What are the symptoms of shingles?

Shingles causes a red rash that forms a band on one side of your body or face. The rash can appear anywhere on your body or in several places. The second most common rash site is the face. It can spread from the ear to the nose and forehead. It can also spread around one eye, which can cause redness and swelling of the eye and surrounding area. The shingles rash occasionally develops in the mouth.

Many people feel a tingling or burning sensation days before the first red bumps appear.

The rash starts out as blisters filled with fluid, or lesions. Some people have a few clusters of blisters scattered about, and others have so many that it looks like a burn. The blisters eventually break, ooze, and crust over. After a few days, the scabs start to fall off.

Other symptoms of shingles are:

  • itchiness
  • sensitivity to touch
  • pain
  • fatigue
  • a headache
  • a fever


What causes shingles?

The varicella-zoster virus causes shingles. This is the same virus that causes chickenpox, or varicella. You can only get shingles if you’ve had chickenpox.

After you recover from chickenpox, the virus stays in your body for the rest of your life. It can remain dormant forever, but if it reactivates, you get shingles. It’s not clear exactly what reactivates the virus, but it’s more likely to happen if you have a compromised immune system. You can get it at any age, but your risk increases after age 60. It’s also not clear why some people get shingles primarily on the face.


What are the possible complications of shingles?

Shingles on your face can cause various complications depending on where the rash appears on your face.


Shingles around the eye is a serious condition. The virus can affect all parts of your outer and inner eye, including the cornea and nerve cells that react to light. The symptoms include:

  • redness
  • puffiness
  • swelling
  • infection
  • vision problems

Shingles in or around the eye can lead to permanent blindness.


Shingles near or in the ear can cause infections. This can lead to:

  • hearing problems
  • balance issues
  • facial muscle weakness

Sometimes, these symptoms remain long after the rash clears up, even becoming permanent.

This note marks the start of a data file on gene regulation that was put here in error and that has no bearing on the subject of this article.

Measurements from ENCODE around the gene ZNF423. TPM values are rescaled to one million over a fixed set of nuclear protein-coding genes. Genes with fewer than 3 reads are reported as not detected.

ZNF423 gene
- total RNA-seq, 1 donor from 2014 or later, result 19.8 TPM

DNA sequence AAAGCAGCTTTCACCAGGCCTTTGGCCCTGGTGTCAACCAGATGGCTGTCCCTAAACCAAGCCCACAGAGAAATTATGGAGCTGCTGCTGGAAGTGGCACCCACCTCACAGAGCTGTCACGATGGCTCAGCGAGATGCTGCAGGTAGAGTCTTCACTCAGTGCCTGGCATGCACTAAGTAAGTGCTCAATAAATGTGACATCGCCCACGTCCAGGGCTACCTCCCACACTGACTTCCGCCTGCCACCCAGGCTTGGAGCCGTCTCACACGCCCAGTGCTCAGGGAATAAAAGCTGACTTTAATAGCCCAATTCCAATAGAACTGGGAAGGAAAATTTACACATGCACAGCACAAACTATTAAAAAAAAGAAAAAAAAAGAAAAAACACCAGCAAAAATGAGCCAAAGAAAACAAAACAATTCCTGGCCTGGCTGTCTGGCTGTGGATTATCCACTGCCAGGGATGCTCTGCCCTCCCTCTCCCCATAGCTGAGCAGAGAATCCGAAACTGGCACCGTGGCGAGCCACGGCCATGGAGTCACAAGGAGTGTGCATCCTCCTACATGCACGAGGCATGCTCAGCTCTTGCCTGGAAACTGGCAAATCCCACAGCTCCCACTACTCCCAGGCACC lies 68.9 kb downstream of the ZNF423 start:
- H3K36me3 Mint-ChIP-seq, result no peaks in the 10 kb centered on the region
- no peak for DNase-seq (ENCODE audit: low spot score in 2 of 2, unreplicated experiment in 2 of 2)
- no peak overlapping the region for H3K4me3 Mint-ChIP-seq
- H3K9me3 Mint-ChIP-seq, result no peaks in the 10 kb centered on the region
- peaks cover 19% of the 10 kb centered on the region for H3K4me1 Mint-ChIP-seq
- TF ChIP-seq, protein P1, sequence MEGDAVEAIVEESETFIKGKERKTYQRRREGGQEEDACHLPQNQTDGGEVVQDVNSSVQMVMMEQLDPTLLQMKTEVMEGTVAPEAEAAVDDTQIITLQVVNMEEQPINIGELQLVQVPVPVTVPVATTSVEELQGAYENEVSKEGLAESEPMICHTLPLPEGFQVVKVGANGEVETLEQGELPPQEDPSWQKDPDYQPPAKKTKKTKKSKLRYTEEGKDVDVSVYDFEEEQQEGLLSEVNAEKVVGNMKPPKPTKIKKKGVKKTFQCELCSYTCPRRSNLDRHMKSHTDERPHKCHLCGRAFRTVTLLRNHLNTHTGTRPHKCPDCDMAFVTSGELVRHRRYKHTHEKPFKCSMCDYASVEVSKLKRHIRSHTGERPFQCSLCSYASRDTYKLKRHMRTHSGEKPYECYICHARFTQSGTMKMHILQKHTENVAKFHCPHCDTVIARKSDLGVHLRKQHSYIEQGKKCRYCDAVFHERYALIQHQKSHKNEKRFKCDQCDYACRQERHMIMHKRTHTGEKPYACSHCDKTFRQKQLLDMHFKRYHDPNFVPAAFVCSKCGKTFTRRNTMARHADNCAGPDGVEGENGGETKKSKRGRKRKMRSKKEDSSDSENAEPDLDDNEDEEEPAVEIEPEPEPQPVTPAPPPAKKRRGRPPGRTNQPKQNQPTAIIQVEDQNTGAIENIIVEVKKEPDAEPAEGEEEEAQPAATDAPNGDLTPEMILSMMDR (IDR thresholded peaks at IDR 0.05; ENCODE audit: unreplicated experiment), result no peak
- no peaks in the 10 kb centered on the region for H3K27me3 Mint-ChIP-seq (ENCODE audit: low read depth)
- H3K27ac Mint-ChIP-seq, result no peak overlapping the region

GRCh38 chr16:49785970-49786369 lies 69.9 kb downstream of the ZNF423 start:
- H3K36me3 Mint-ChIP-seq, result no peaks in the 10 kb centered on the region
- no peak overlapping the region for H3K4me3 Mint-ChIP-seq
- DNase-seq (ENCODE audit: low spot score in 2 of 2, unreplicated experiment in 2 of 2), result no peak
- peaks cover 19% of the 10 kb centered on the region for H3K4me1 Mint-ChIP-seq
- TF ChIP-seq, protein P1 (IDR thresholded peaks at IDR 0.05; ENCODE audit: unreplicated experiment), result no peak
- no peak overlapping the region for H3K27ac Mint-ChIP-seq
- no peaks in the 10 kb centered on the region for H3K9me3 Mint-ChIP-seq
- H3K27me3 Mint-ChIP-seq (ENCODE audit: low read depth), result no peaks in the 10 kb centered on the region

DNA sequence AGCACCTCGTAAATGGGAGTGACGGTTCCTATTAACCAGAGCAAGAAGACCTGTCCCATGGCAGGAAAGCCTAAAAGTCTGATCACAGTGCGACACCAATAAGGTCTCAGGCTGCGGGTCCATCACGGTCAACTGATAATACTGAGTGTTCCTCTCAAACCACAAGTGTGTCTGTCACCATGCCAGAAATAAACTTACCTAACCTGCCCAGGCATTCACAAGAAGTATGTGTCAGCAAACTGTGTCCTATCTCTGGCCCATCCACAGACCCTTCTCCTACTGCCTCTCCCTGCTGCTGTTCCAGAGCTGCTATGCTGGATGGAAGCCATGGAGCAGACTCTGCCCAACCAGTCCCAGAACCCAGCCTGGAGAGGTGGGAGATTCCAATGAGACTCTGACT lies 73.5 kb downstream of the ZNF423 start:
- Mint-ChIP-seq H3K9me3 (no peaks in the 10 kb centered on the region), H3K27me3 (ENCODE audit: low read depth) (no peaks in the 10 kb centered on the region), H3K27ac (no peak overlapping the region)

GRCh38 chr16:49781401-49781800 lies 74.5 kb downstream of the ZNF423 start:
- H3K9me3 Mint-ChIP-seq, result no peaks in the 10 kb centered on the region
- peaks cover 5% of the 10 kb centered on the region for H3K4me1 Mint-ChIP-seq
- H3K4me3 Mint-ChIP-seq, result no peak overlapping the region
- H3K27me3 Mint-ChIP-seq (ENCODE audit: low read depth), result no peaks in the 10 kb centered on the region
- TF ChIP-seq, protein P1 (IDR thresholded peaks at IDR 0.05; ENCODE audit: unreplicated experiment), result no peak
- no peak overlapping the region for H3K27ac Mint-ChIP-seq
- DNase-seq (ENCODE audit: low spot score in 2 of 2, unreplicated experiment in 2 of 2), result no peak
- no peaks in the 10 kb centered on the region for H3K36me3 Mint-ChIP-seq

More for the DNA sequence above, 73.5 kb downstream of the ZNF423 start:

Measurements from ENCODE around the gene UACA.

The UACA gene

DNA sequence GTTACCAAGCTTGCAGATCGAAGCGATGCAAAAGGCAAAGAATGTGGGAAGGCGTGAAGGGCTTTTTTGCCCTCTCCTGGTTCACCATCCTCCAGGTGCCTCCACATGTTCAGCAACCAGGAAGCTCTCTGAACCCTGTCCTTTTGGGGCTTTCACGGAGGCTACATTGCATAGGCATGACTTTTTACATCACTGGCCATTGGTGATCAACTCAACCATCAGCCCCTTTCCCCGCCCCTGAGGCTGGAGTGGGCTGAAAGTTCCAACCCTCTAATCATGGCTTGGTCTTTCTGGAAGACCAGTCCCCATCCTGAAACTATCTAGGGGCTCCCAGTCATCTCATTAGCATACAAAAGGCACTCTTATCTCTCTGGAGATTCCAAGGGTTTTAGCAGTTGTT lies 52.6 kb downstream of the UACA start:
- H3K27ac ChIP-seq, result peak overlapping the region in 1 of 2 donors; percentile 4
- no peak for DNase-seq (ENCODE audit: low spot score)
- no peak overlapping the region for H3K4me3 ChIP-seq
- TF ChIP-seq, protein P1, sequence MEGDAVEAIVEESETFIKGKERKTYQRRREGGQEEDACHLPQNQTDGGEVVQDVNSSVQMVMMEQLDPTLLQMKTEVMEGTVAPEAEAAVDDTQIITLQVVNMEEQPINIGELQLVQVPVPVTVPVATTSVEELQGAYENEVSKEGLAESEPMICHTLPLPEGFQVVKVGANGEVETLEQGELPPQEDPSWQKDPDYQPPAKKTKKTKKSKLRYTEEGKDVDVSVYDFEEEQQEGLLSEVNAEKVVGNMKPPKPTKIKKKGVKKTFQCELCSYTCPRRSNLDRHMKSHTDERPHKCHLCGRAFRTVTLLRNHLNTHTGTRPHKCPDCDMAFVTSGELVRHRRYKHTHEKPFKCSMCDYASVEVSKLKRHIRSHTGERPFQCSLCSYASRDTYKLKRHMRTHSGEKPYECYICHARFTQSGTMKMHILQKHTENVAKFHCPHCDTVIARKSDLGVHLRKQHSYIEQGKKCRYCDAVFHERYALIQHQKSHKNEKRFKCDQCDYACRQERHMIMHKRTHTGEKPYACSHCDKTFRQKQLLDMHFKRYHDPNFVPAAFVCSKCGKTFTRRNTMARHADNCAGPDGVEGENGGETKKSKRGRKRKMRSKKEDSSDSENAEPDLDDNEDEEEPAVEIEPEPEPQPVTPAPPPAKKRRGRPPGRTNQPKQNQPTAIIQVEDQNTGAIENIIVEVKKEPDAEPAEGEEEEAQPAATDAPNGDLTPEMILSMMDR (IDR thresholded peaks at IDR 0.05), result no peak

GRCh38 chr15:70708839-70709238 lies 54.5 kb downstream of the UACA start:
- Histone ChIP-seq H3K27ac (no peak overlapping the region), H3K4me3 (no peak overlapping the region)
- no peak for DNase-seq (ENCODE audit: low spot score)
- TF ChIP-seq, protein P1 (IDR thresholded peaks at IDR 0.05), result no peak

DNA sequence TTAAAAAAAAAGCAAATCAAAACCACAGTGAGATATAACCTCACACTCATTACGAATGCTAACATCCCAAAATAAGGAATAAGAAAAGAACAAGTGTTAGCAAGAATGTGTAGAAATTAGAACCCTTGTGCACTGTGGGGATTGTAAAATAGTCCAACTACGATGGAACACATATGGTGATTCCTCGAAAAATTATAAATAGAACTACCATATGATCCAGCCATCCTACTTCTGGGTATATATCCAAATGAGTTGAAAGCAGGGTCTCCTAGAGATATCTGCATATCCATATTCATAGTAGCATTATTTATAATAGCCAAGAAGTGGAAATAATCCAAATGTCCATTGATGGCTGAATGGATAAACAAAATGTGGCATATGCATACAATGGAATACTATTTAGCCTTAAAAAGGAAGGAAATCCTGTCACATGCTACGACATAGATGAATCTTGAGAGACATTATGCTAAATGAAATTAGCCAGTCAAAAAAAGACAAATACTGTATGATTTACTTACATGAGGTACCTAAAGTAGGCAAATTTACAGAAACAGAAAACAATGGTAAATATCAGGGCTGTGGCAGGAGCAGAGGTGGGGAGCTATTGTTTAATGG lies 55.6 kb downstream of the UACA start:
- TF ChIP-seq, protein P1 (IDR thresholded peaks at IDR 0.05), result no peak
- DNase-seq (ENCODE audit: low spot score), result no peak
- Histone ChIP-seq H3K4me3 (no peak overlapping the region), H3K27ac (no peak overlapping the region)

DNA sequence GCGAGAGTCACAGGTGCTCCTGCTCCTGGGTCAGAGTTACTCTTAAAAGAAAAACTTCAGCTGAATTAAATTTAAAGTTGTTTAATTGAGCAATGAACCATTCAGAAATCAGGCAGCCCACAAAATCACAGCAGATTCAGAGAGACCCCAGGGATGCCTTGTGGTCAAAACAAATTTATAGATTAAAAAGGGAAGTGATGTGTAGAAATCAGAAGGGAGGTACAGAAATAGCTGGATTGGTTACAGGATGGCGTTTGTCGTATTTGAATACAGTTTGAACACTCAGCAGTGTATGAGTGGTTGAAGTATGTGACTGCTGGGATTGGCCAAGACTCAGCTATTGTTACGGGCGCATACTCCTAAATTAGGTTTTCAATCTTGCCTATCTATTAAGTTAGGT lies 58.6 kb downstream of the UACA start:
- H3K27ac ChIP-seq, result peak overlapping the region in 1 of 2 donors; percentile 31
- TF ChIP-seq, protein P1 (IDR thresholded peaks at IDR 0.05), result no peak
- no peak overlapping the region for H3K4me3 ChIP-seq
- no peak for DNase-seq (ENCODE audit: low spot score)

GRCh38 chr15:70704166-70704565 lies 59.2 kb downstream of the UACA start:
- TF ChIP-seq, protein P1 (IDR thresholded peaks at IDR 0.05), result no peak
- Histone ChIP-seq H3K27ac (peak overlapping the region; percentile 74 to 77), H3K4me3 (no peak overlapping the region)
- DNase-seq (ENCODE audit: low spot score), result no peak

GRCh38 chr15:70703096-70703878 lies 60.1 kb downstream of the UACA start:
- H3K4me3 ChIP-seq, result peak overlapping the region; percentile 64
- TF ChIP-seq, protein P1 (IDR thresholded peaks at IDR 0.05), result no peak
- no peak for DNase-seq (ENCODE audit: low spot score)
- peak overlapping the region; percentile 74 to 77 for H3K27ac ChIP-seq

If the shingles rash develops in your mouth, it can be very painful and make it difficult to eat until it clears up. It can also change your sense of taste.

Other complications

One of the most common complications of shingles is postherpetic neuralgia. This condition causes pain where you had the rash, even after it has healed. It can last weeks, months, or years.

If you get a bacterial infection on your rash, you could have permanent scarring.

Shingles causes a small increase in the risk of stroke for a few weeks to a few months. That risk is higher if you have shingles on the face.

Shingles can affect the brain, spinal cord, and blood vessels, but it’s rare. Pneumonia and brain inflammation are possible.

Complications send about 1 to 4 percent of people with shingles to the hospital. About 30 percent of them have a suppressed immune system. Shingles leads to about 96 deaths each year in the United States.


How is shingles diagnosed?

If you have symptoms of shingles, especially if they involve your face, see your doctor or ophthalmologist right away.

Doctors can usually diagnose a shingles rash by performing a physical exam. Your doctor can also take a scraping of your skin rash and send it to a lab for examination under a microscope.

It’s particularly important to seek treatment if you have a compromised immune system. Early treatment can help cut down on your chances for serious complications.


How is shingles on the face treated?

Shingles will have to run its course, but quite a few treatment options are available. These include:

  • antiviral drugs
  • anti-inflammatory corticosteroids, especially when the face or eyes are involved
  • over-the-counter or prescription strength pain relievers
  • a cool compress to soothe the rash
Antiviral drugs can help shorten the severity and duration of the illness. They’re more effective if you start taking them right away. They also lower the risk of long-term pain.  At first sight of shingles L-Lysine and Vitamin C may help you to get through the virus faster.

You should also keep your skin cool and clean to help lower the chances of infection.


What is the outlook?

If you have a particularly severe case of shingles, it could take months to go away. It can also become a long-term problem for some people. If you have postherpetic neuralgia, you may need to see your doctor more often.

Complications that involve the eye or ear may require ongoing care, especially if you have lingering vision or hearing problems.

Most people have shingles only once, but it can recur. This is more likely to happen if you have a weakened immune system.

If you haven’t had any major complications, your symptoms should clear up within a matter of weeks with few, if any, lasting effects.


How can you prevent spreading the virus?

You can’t give shingles to someone else, but the varicella-zoster virus is very contagious. If you have shingles and you expose someone else who has not had chickenpox or the chickenpox vaccine, you can give them the virus. They’ll get chickenpox, not shingles, but this puts them at risk for shingles later on.

You’re contagious when your blisters are oozing,  or after they break and before they crust over. Do the following to avoid spreading the virus to others:

  • Keep your rash covered, especially when the blisters are active.
  • Try not to touch, rub, or scratch your rash.
  • Wash your hands thoroughly and often.

Avoid contact with people who’ve never had chickenpox or the chickenpox vaccine, especially:

  • pregnant women
  • infants
  • people with HIV
  • people who take immunosuppressive drugs or chemotherapy
  • organ transplant recipients